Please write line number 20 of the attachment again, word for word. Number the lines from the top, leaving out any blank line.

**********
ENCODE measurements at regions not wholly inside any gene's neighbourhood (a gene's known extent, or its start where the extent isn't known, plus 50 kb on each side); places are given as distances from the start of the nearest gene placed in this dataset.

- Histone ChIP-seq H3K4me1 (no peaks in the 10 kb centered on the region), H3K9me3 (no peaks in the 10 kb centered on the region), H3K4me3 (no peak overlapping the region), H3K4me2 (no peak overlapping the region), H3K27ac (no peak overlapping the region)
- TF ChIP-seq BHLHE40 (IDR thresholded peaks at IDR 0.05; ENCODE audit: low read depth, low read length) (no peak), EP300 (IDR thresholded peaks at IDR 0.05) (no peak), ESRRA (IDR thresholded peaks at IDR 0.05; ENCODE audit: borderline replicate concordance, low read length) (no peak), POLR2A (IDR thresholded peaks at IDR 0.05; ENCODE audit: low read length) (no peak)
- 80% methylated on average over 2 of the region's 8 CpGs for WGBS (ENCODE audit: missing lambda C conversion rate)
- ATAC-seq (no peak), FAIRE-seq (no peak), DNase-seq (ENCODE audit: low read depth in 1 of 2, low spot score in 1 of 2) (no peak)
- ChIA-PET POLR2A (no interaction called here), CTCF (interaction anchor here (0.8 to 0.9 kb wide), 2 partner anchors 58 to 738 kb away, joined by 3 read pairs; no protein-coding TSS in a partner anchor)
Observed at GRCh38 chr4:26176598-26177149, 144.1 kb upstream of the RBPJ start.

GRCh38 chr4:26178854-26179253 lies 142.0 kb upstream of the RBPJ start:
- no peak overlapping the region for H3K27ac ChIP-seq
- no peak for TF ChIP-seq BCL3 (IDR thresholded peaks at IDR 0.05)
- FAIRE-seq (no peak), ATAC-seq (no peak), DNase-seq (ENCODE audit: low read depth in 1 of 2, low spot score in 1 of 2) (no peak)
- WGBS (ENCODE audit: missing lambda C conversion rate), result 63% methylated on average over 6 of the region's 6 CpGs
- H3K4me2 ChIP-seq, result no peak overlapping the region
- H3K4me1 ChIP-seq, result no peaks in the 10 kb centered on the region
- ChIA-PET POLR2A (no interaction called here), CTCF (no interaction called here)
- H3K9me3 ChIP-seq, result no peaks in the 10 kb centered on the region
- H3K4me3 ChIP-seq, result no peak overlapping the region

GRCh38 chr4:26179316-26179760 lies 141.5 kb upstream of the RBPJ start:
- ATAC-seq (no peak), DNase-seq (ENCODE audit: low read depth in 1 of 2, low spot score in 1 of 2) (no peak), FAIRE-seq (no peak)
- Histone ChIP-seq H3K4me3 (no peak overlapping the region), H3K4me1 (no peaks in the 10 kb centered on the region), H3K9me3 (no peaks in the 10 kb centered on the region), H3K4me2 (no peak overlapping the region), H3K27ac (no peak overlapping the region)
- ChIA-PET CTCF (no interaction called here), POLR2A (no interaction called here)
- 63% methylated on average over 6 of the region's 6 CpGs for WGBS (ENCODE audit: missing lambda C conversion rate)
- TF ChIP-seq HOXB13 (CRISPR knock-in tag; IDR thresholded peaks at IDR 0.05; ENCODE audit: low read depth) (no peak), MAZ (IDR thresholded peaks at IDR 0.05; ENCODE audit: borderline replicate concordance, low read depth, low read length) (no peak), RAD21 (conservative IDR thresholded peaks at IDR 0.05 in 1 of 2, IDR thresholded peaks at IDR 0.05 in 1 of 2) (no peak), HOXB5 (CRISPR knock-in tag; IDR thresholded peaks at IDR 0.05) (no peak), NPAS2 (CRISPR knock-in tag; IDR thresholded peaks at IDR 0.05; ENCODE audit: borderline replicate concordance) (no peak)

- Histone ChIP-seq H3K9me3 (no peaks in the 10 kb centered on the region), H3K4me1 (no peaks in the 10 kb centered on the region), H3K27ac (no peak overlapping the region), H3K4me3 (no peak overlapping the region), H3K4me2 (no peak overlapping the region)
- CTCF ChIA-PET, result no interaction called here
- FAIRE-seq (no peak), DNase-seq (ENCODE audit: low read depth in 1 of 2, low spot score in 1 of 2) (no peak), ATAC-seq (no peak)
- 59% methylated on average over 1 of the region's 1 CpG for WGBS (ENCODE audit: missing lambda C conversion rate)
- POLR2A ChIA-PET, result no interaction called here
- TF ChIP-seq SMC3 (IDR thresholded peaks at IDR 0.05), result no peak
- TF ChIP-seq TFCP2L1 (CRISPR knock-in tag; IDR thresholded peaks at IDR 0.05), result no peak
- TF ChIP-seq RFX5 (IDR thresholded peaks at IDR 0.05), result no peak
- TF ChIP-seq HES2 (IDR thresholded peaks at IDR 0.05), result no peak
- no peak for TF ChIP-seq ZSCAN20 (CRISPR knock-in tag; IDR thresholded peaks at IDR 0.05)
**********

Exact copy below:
- Histone ChIP-seq H3K4me3 (no peak overlapping the region), H3K4me1 (no peaks in the 10 kb centered on the region), H3K9me3 (no peaks in the 10 kb centered on the region), H3K4me2 (no peak overlapping the region), H3K27ac (no peak overlapping the region)